To what extent can biological investigations provide evidence to suggest language lateralisation correlates with schizophrenia?

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Candidate Name: Kayla Jackson

Candidate Number: 003562-044

Word count: 3979

School: Queensland Academy for Health Science


Schizophrenia is a form of psychosis featuring cognitive, emotional and behavioural symptoms. The causes of schizophrenia are considered controversial and difficult, if not impossible to determine, however it is considered to be an interaction of genetic and environmental factors. Language lateralisation, however, cannot be specifically defined as to only belonging to one aspect of the brain as many separate sections appear to affect or be affected by the presence of schizophrenia. Within this investigation both the localisation of language functions and the correlation to schizophrenia are visited and evaluated.

This investigation evaluates the evidence of the impact of language lateralisation and other variables on the likelihood of developing schizophrenia. Biological determinates, such as an individual’s hand preference, (left, right or ambidextrous) and their brain structure, in particular asymmetry across both hemispheres, are discussed in order to determine how crucial they are in the development of schizophrenia and how they assist in understanding the disorder.

By evaluating and determining some of the factors which suggest a possible correlation with schizophrenia, it is possible to analyse their contribution. This investigation explores not only the complexity associated with the actual factors, such as the specific lateralisation of schizophrenia, but includes a broader outlook when examining a large variety of brain structures, such as Broca’s area and the corpus callosum.

The investigation allowed for the conclusion to be made that a lack of lateralisation of language does appear to be linked with the presence of schizophrenia. The consideration of biological aspects such as anatomical asymmetry and an individual’s hand preferences allowed for the conclusion to be made that this disorder is not merely relying on language lateralisation but rather a contribution of other variables.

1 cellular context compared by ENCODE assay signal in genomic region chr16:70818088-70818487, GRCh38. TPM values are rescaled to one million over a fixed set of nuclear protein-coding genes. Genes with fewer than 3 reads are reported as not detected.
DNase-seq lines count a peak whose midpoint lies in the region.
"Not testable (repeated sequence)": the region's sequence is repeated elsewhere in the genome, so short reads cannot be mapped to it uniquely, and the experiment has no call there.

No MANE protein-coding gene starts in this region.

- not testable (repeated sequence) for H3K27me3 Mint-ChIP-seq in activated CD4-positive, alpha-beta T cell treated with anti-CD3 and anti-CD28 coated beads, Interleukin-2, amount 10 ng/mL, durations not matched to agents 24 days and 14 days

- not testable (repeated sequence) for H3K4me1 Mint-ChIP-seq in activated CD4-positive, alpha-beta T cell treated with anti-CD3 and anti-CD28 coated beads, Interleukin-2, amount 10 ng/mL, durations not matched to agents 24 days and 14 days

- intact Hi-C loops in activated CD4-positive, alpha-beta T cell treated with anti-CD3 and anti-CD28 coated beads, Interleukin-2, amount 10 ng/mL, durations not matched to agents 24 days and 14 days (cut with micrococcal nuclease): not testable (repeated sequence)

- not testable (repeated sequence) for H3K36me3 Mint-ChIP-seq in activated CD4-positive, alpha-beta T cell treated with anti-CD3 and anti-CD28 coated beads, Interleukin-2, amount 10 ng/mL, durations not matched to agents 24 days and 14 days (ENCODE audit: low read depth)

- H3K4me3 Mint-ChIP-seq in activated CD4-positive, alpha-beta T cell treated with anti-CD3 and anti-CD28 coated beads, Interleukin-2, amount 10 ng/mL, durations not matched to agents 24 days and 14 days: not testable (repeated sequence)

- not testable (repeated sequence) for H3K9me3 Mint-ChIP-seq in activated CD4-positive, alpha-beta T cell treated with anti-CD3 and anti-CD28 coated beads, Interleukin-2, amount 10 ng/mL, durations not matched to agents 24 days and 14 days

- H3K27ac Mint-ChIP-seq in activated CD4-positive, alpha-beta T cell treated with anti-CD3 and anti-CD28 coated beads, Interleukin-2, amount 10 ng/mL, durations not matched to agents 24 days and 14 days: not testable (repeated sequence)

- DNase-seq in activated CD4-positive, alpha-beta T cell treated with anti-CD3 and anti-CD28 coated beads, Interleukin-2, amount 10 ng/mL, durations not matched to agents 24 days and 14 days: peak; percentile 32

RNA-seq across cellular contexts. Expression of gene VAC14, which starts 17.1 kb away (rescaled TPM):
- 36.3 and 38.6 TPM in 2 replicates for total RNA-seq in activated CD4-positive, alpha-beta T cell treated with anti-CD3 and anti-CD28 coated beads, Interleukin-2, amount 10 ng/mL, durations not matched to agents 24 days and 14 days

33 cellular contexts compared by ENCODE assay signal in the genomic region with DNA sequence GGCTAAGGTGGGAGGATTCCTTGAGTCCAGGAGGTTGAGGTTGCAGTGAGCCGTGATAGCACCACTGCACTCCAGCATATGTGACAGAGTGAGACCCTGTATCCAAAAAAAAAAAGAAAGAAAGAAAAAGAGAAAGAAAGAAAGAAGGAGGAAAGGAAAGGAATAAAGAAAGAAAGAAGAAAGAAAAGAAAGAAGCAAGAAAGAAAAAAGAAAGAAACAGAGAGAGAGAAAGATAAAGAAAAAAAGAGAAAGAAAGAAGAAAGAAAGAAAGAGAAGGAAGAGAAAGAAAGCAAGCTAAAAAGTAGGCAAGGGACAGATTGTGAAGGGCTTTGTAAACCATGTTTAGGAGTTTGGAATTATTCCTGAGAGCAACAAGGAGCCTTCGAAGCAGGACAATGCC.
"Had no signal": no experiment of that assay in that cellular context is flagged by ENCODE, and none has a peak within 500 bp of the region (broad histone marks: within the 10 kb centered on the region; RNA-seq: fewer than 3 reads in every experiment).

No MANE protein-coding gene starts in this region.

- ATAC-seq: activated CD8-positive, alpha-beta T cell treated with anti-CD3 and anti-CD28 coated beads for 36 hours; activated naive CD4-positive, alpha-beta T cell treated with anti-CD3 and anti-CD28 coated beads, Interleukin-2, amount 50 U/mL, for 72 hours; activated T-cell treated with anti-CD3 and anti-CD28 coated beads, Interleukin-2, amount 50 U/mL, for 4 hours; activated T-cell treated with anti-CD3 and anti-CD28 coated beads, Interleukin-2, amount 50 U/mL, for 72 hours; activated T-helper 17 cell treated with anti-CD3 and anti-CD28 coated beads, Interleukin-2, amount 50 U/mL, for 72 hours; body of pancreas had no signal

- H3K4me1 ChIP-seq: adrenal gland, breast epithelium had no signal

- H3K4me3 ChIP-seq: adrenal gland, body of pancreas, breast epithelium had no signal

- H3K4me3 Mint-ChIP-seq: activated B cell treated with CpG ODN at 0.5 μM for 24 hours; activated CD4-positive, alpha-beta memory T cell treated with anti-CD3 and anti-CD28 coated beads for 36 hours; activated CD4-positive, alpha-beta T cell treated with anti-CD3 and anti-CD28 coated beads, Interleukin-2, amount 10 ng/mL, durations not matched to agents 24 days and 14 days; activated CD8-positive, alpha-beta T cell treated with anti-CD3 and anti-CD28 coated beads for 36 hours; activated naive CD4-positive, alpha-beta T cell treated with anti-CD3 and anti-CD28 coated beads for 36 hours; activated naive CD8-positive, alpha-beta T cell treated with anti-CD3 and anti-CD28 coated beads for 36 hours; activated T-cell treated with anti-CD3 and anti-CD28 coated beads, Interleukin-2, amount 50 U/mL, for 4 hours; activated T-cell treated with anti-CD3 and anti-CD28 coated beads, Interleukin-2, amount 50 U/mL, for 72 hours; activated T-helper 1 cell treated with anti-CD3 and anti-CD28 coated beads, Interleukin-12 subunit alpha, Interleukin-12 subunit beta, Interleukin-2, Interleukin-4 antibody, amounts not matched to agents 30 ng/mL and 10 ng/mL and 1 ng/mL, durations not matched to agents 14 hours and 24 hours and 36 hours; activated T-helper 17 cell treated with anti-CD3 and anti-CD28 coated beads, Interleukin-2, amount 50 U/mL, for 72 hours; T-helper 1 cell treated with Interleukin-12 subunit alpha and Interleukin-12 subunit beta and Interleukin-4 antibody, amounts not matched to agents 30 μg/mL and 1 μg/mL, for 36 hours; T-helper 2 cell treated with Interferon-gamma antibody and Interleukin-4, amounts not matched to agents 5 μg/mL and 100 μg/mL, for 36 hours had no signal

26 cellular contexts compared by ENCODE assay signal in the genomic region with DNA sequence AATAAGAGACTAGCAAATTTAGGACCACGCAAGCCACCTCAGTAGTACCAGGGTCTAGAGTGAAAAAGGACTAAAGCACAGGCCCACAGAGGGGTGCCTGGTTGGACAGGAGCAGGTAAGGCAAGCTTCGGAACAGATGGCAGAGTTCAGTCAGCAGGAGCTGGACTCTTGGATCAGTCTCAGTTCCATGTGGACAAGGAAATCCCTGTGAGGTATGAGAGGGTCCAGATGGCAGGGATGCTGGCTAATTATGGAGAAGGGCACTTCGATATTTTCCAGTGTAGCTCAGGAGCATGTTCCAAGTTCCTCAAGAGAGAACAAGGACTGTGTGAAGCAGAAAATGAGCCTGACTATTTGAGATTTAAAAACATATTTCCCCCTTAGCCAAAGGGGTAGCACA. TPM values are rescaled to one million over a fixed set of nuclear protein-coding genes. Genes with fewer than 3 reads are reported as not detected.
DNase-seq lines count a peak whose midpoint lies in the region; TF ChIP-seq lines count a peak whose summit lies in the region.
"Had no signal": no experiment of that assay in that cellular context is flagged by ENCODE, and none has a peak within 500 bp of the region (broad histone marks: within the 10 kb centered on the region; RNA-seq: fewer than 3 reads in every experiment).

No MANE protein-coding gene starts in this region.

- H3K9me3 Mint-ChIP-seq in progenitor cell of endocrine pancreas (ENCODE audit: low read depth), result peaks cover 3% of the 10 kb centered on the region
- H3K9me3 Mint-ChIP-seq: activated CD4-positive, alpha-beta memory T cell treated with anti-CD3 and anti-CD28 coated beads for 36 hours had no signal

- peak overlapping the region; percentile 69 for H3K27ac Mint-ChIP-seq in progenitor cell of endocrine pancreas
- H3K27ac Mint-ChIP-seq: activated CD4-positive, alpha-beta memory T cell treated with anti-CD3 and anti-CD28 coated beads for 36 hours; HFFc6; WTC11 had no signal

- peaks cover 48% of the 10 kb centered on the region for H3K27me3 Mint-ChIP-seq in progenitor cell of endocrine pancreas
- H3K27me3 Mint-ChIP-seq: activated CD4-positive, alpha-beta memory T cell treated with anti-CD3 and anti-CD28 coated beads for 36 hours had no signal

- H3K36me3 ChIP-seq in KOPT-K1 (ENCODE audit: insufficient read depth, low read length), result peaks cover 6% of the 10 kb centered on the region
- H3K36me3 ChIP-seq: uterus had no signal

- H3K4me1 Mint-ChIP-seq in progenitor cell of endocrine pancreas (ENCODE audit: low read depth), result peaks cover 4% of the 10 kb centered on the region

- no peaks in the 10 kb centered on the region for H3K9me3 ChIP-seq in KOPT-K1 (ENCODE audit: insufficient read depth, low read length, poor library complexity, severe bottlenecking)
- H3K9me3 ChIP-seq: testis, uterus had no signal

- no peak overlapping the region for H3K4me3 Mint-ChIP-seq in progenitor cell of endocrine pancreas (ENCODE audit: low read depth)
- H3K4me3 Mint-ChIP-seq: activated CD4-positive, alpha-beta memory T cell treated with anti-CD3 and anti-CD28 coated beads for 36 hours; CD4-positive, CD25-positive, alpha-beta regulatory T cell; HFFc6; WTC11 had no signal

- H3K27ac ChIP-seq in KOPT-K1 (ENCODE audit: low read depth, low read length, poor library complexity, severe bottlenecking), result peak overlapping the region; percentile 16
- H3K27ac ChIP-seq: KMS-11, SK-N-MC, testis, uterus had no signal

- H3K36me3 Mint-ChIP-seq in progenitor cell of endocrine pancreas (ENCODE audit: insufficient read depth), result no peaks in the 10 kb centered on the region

Word count: 280

Table of Contents

Abstract        1

Table of Contents        2

Introduction        3-4

Literature Review        5-8

Language Lateralization        5-6

Anatomical Asymmetry         6-7

Handedness        8

Evaluation        9

Evaluation of Language Lateralization        9-10

Evaluation of Anatomical Asymmetry        10-11

Evaluation of Handedness        11-12

Conclusion        13

References        14-15

Appendix        16


“Schizophrenia is a term first proposed by Eugen Bleuler in 1908 referring to a group of disorders characterised by severe cognitive, emotional and behavioural symptoms” (Brüne, 2004, pg. 41) According to the Diagnostic and Statistical Manual IV-TR, the diagnosis of schizophrenia can be divided into six categories. Section A comprises of characteristic symptoms for which a patient must have:

“Two (or more) of the following, each present for a significant portion of time during a 1 month period. At least one of these should include one to three.

  1. Delusions
  2. Hallucination
  3. Disorganised Speech
  4. Grossly abnormal psychomotor behaviour, such as catatonia.
  5. Negative symptoms i.e. restricted affection or asociality”  (Davison, Kring, Neale, & Johnson, 2007, pg. 351)

The diagnosis of schizophrenia is made largely from clinical observations, often focusing of the patient ability to communicate via their use of language as a way in which to understand their grasp on ‘reality’. Schizophrenia is a complex disorder, in that it has been found to affect most psychological aspects of well being, for instance the patient’s perception, cognition and social interpersonal functions (Titone, 2010).